Reinvention through Migration: Carlos’s story

Published by: Isy Paton

Published on: 8 Aug, 2020

‘I wanted to the opportunity to reinvent myself’

A thought provoking story of how one migrant embraced change and through resilience, adaptability and courage forged a new path and found success and happiness.

Carlos moved to London from Lisbon, Portugal in 2005. His first job in the UK was working as a Caretaker for Tower Hamlets in East London. He now works for a South London pub group as a General Manager.

Starting out

Despite moving from the busy and popular city of Lisbon, one of the things that surprised me when I first arrived in London is how big it is. Lisbon is a relatively small city and I had lived there all my life and knew it well. I had not really travelled to many places before coming to the UK and so it was all very new to me. In Lisbon the Metro has only 4 lines, so it is pretty difficult to get lost, as opposed to the London undergrounds which have 11 lines. London is also a lot more metropolitan than other cities, it is not just the sheer amount of people, but the diversity of those people too.

I was lucky that I had a friend who was living in London already and a job waiting for me, although it was not the greatest job it still meant I was able to start working and meet people and my friend was able to tell me how to apply for a bank account and get a National Insurance Number, I think the systems for migrants arriving in the UK now have improved a lot since I arrived 15 years ago. You can now find a lot of information and even apply for certain things online. I found it a little tricky at the start as the bank wanted documents I didn’t have such as proof of address or a utility bill. My employer was able to write me a supporting letter which helped. I feel like more employers are open to hiring migrants now and there is less of a stigma associated with it as opposed to a few years ago. I also think there are more migrant managers now, like myself, who know what it is like to move to a new country and are willing to help.

My career path

I started off working as a caretaker alongside an older English lady who would chat to me in English and this really helped me develop my language skills. I quickly realised that the English that you learn in school is not the same English that people speak, and no one has a ‘British’ accent, except maybe the Queen! I was also careful not to spend all my free time with the Portuguese people I knew in London, because I knew I would just go back to speaking Portuguese and my English would not improve. Once I felt more confident about speaking English, I was able to apply for jobs where I could interact more with people. I was a carpenter in Lisbon and left school without any qualifications, so I knew that wherever I went I would need to start from the bottom and work my way up and I was lucky to get a job working as a bar back in a pub and from there I worked my way up to be a Bar Man, then Assistant Manager, then Deputy Manager and now I am a General Manager.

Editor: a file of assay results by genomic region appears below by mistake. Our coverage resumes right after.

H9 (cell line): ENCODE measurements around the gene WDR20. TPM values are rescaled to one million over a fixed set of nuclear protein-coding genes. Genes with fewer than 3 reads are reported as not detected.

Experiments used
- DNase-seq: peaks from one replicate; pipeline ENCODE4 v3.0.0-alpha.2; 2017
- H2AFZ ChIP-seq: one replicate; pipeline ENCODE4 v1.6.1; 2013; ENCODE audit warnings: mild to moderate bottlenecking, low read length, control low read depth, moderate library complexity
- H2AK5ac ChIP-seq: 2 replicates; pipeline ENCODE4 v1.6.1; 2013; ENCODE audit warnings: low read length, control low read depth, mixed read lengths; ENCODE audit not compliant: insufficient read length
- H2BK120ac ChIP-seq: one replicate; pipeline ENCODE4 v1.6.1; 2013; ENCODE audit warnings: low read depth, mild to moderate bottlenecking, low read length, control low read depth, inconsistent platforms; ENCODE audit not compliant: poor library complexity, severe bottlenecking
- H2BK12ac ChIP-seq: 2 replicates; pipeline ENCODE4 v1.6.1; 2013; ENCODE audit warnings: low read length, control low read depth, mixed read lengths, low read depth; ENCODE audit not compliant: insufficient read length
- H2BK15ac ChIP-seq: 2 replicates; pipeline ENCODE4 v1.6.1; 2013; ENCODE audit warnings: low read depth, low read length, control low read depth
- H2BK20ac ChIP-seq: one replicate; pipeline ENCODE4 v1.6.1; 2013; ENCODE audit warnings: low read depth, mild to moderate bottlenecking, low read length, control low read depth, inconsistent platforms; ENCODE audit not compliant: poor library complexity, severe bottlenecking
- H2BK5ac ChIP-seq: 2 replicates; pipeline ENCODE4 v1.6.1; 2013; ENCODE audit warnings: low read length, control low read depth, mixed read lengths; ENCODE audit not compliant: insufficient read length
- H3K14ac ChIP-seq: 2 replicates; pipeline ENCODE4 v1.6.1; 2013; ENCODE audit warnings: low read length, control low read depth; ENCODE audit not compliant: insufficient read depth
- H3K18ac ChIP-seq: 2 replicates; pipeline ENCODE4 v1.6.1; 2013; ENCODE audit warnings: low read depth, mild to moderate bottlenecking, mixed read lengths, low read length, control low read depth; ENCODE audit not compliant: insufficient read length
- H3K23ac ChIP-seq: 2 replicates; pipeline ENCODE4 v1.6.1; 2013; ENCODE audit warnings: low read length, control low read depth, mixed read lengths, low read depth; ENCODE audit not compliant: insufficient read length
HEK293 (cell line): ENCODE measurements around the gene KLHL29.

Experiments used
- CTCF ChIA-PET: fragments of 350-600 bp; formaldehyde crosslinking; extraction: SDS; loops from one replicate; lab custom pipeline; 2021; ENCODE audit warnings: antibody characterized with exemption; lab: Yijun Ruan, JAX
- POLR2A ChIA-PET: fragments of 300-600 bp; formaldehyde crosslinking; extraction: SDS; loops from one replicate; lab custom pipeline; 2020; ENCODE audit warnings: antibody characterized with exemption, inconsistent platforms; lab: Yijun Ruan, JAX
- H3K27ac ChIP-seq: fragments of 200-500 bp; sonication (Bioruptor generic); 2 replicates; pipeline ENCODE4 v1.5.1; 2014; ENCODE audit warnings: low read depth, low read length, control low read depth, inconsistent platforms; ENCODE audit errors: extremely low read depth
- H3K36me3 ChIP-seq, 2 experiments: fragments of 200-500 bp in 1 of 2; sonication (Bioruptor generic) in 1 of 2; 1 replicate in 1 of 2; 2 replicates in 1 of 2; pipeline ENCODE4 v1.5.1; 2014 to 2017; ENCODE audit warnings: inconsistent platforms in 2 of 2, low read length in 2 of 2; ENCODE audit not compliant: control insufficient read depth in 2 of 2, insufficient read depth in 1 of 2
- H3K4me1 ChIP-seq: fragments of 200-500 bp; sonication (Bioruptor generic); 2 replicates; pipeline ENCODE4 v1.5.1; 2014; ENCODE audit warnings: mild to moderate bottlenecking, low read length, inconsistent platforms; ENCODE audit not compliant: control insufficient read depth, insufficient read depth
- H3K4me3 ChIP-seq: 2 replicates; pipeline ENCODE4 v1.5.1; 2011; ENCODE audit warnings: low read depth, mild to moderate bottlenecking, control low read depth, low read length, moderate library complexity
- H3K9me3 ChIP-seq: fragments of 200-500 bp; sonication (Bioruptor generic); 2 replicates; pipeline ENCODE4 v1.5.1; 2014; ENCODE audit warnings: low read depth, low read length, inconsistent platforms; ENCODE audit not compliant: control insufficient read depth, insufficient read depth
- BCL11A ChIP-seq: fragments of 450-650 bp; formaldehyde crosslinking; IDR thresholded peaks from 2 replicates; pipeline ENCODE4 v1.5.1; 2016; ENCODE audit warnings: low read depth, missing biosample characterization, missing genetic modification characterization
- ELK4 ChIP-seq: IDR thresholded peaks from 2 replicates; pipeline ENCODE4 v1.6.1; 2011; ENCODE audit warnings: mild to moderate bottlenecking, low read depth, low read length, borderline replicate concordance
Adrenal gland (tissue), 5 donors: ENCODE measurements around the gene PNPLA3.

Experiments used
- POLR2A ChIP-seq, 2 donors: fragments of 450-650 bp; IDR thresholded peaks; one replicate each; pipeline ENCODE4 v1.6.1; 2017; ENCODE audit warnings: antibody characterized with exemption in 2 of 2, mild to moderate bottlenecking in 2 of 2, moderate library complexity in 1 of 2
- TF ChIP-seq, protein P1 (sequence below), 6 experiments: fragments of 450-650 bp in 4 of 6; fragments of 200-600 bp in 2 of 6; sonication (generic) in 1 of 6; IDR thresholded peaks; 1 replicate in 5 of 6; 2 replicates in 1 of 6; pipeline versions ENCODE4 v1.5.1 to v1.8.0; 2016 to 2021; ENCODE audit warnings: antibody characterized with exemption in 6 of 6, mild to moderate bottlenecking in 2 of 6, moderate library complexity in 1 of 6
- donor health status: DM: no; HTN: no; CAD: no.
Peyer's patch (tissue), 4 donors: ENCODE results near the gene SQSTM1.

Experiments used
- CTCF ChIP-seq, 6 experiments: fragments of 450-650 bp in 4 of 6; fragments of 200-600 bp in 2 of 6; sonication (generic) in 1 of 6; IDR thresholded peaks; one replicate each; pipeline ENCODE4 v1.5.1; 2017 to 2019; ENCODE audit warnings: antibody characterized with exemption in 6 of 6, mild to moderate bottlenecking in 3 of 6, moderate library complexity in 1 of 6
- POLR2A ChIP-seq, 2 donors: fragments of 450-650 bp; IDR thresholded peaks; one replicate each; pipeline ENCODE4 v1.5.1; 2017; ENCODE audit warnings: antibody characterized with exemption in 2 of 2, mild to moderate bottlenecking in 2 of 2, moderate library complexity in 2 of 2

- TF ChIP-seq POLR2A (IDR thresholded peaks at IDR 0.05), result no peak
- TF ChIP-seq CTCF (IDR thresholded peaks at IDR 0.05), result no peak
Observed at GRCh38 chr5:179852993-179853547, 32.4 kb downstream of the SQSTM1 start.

Why I migrated

I left Lisbon because I was struggling to find my path and it was easy to go partying with my friends and not have any real direction, I knew that by moving to another country it would push me to figure out what I wanted from life and to work hard to get it. The thing I love most about living in the UK is the opportunities that are available here, that are not so available in

Portugal. I was given the chance to reinvent myself, I made lots of friends and worked with wonderful people from all over the world and was able to forge a career here. It also opened up the world to me, and in 2013 I was able to take a year off work and go travelling around the world visiting China, Thailand, Australia, New Zealand, Singapore and many other places.

My top tips

Although I miss my family, and the food, and the weather back in Lisbon, I am really grateful for the life I have built here in the UK. My advice to anyone moving here would be to practice your English, I used to watch my favourite TV shows in English and I would have conversations in my head in English too, if there was no one around to practice on. Also use the resources that are available to you now, especially websites offering tips and advice and do not be afraid to ask for help.

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